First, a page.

Election season is approaching very quickly, and due to Covid-19 we have to find a way to start voting if the people want to get their voices heard.
It’s become unsafe for people to wait in long lines with others to vote in an election when there are “Stay-At-Home” orders and limits on social gatherings. All states currently have some version of mail-in voting, but where a person lives determines how they go about mail-in voting. North Carolina has “No-Excuse” mail-in voting, meaning anyone who wants to vote by mail may request a mail-in voting ballot without providing an excuse. Other states have either open mail-in voting or “Excuse-required” mail-in voting, meaning a person can vote by mail if he or she provides an excuse and is granted permission to do so.
In May, Louis DeJoy, a NC businessman who ran a company that worked with the Postal Service, was appointed Postmaster General. A July 10 memo from DeJoy made changes to the USPS that focused on curbing overtime pay and limiting processing and delivery time for mail. The memo says the changes are geared toward “transportation and the soaring costs we incur, due to late trips and extra trips, which costs the organization somewhere around $200 million in added expenses.” The memo deauthorizes late and extra trips from mail facilities and leads to cuts in hours for mail carriers, processors, and other USPS employees.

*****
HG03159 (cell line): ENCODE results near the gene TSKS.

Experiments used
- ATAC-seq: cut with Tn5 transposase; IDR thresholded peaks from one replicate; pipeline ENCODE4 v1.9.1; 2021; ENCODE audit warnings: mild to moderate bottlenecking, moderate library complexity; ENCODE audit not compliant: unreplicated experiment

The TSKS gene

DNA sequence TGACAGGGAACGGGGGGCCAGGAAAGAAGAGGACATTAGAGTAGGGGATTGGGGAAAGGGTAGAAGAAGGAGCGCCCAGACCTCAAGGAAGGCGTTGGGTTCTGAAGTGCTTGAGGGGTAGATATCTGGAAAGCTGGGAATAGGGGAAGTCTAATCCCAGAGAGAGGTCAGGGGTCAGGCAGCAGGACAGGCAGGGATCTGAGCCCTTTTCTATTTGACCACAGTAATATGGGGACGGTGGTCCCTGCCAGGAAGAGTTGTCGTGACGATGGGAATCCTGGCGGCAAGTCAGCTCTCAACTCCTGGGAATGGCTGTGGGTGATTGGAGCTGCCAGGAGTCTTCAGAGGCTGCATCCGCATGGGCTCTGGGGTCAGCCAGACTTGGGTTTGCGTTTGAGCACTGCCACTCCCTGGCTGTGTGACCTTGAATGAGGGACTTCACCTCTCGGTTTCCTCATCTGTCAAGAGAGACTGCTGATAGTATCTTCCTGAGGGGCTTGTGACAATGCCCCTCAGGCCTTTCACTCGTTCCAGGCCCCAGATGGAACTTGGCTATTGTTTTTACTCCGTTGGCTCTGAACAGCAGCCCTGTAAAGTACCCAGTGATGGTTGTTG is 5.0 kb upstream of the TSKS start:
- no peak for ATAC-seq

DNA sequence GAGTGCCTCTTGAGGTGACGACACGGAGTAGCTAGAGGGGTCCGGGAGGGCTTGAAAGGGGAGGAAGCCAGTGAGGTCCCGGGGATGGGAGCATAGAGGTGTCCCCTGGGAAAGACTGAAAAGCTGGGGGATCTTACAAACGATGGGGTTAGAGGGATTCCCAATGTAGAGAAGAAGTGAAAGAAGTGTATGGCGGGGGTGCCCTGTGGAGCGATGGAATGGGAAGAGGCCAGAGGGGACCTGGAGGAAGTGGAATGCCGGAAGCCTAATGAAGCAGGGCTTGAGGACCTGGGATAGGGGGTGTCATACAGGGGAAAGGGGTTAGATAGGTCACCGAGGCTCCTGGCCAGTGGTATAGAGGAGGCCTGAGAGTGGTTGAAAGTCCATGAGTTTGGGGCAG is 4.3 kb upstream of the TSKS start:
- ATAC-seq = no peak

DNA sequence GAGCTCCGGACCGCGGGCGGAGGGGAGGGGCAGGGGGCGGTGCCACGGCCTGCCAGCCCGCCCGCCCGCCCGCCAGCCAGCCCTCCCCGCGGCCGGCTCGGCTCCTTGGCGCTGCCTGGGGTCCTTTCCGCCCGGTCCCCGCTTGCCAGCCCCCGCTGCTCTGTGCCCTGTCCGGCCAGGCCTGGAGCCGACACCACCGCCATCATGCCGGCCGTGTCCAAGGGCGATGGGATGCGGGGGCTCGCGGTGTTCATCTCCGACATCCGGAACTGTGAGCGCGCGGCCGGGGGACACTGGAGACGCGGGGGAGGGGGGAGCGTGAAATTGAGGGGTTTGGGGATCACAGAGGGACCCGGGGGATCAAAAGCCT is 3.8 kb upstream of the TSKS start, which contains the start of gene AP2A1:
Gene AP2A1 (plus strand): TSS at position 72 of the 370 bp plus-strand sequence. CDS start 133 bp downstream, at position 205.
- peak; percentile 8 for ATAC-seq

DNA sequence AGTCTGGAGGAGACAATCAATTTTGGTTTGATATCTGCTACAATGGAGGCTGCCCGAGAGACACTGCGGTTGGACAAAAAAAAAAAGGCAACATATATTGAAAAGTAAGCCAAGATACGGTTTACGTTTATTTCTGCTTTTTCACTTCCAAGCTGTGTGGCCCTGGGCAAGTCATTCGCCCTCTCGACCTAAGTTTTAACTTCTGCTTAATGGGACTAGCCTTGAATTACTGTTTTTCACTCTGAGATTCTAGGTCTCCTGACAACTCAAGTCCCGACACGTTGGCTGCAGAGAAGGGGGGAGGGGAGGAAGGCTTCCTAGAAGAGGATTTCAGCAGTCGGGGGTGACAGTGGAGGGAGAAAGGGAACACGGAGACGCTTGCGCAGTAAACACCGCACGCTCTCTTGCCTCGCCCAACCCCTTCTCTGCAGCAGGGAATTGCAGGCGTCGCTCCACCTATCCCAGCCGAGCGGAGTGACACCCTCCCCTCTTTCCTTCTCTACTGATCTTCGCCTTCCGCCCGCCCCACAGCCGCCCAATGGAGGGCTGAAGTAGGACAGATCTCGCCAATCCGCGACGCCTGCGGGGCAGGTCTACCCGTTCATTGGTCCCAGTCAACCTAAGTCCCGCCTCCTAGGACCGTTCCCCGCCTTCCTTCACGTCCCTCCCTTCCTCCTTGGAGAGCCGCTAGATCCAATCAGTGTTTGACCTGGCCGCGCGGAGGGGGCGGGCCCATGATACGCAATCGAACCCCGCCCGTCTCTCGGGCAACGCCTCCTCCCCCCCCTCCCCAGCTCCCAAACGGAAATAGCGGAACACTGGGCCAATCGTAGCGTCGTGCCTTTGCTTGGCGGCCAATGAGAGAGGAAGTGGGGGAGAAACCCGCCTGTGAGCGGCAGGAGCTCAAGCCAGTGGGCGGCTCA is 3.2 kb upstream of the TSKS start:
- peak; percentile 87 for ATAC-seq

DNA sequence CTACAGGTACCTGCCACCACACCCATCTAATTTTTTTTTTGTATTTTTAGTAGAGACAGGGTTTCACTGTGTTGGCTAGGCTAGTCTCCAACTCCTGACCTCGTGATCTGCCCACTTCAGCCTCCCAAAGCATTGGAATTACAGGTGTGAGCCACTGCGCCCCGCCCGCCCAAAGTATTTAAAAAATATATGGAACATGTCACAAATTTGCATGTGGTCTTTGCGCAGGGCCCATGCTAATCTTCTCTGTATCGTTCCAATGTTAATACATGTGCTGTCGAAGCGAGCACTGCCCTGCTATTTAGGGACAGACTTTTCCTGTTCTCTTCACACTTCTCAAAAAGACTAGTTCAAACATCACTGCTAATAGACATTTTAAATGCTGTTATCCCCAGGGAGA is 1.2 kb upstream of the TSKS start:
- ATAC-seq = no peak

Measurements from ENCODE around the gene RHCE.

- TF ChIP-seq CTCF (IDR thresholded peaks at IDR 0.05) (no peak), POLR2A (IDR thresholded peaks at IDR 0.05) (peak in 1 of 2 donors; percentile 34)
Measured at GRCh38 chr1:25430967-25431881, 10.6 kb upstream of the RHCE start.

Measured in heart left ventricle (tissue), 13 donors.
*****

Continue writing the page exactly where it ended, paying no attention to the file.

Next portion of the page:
The changes lead to a mid-August warning from the USPS that the organization may not be able to get completed ballots back to election officials in time for the November election. For example, most elections use Non-Profit Marketing Mail service, which usually requires a period of 3-10 days for delivery. With the recent changes, that time frame is expanded, meaning it could take upwards of two weeks to deliver ballots. August 22, The House of Representatives passed legislation to prevent any further changes at the USPS.Citizens mail are coming in more slowly because of this cause.
After the changes and disagreements over mail in voting and the USPS a deal was made between the Treasury and the USPS for a $10 billion CARES Act loan if the organization needs funds to continue operating. Mail in voting is still a voting possibility as long as the USPS stays going.